The Scottish health secretary has revealed that the number of places on nursing and midwifery courses will be cut next year.
Nicola Sturgeon confirmed that the number of students entering degree courses for these professions would be reduced from 3,060 in 2010-11 to 2,700 in 2011-12 after workforce projections showed that the move was "appropriate".
It is expected to save £5 million, to be invested in improving the quality of courses and providing additional support for the one-year guarantee scheme, guaranteeing newly qualified nurses and midwives work once they finish their studies.
Ms Sturgeon said: "Having looked at NHS boards' workforce projections for this year that already reflect changing patterns of care and service delivery, I believe that a reduction in intake for the 2011 academic year is appropriate."
She added: "Setting the intake involves, every year, a sensitive balancing act between ensuring the right number of nurses and midwives for the future on the one hand and avoiding oversupply and graduate unemployment on the other.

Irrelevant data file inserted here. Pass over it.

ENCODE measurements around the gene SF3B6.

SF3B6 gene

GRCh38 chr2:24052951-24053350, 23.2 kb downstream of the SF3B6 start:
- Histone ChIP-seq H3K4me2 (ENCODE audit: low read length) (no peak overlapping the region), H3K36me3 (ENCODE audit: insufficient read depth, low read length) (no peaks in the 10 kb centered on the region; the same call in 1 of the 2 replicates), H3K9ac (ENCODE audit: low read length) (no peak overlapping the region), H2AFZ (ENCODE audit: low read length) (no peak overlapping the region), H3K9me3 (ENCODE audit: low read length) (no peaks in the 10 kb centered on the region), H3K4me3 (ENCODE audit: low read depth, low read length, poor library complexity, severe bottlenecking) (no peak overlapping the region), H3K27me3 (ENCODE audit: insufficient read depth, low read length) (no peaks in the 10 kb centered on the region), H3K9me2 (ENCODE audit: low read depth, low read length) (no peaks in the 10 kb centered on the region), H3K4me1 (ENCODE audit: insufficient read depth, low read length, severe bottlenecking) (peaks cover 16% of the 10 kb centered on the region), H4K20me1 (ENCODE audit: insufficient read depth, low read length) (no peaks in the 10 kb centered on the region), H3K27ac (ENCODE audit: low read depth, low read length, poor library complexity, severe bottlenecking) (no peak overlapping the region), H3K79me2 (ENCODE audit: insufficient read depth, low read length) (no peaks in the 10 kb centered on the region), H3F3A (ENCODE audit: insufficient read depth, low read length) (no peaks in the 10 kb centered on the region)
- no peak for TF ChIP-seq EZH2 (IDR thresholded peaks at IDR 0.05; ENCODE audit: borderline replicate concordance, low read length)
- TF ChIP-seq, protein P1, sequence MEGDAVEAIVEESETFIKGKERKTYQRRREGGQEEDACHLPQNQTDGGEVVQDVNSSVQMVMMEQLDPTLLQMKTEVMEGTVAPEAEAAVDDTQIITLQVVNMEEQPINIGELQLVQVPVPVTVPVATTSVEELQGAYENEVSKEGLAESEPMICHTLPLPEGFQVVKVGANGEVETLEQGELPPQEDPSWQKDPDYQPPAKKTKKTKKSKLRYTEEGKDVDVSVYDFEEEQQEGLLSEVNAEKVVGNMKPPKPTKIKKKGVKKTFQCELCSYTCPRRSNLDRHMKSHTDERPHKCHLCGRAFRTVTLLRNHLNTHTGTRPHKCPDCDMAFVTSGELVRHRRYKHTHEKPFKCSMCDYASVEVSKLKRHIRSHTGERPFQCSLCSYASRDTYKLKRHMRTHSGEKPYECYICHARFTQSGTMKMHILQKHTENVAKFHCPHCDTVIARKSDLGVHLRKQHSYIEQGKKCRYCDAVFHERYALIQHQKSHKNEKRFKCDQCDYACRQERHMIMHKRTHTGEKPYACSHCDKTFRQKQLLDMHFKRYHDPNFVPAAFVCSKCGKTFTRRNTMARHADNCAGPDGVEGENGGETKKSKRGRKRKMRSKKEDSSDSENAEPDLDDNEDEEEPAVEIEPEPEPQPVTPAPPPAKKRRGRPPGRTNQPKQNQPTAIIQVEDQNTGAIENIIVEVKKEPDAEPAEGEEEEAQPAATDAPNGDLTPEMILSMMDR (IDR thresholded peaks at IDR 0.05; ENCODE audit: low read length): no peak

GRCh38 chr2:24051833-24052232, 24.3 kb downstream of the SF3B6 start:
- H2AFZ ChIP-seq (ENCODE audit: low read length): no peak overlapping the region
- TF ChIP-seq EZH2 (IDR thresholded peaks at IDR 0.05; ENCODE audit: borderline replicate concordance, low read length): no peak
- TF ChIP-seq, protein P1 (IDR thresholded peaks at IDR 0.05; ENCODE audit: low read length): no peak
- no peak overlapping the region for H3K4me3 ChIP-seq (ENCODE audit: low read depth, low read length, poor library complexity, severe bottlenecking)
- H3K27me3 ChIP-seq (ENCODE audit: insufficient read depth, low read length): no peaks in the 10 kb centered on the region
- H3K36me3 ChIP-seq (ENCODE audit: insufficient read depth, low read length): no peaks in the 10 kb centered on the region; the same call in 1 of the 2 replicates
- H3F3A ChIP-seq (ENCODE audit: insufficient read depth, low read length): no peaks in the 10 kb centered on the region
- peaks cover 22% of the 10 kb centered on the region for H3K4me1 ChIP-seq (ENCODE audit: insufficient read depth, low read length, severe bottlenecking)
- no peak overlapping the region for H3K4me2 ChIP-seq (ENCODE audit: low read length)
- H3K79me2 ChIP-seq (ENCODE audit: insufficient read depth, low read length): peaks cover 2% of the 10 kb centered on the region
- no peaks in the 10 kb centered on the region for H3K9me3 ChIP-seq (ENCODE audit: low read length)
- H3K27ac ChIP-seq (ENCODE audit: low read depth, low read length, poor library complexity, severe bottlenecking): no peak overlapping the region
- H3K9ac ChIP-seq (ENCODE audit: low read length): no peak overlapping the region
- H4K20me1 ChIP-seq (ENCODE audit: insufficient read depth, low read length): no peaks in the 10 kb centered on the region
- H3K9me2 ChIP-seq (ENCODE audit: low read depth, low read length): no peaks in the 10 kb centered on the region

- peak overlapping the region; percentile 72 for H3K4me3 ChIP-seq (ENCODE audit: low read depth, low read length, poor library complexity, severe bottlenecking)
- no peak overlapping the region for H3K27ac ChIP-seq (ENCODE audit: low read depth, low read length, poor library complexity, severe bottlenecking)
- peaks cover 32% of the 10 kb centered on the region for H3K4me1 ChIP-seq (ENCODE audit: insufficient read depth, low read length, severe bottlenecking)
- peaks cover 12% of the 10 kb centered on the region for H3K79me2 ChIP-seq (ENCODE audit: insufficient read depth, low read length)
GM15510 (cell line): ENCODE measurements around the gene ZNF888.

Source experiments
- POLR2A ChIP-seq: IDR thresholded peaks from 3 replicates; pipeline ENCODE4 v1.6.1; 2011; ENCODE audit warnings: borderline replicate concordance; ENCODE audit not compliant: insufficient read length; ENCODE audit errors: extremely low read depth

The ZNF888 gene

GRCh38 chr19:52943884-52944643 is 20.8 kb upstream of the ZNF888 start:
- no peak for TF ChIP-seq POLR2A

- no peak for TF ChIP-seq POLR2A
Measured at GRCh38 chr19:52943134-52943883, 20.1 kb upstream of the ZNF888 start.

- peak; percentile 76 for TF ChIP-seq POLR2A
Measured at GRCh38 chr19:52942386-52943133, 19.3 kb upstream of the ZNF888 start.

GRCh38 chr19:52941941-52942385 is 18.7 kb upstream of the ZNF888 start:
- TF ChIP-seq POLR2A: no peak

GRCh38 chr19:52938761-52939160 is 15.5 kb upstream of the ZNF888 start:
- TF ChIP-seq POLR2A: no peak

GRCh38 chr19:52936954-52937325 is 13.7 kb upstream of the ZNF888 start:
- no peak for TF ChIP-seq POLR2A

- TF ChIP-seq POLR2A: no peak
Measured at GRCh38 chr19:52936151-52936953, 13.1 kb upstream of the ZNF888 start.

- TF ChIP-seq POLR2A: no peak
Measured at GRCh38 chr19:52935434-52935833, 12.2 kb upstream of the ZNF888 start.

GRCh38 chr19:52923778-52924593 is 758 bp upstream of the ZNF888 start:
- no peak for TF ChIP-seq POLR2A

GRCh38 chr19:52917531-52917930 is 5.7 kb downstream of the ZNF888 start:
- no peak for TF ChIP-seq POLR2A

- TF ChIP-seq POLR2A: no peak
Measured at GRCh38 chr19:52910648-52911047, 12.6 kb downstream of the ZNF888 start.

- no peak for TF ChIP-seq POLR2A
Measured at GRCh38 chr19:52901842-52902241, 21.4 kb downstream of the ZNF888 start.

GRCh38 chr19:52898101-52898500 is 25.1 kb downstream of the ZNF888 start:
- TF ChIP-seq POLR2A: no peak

"The reduction that I am confirming today strikes that balance."
The Health Secretary said the cut in student numbers, the first such reduction in Scotland for a number of years, was "broadly in line with reductions planned for next year in other part of the UK".
She said: "It is also important to be clear that this is not about saving money. Every penny of the £5 million released will be reinvested in measures to support student and newly-qualified nurses and midwives.
"In particular, it will help us support the one-year guarantee scheme that guarantees newly-qualified nurses and midwives employment when they graduate."
"Nicola Sturgeon was right, I'm a Staff Nurse and I qualified 2 yrs ago. It took me 4 months to secure a post. It's the right time to cut the intake to Health studies, although my personal thought is it should have happened at least a year ago. Well done Nicola" - Robert Davidson, NHS Ayrshire & Arran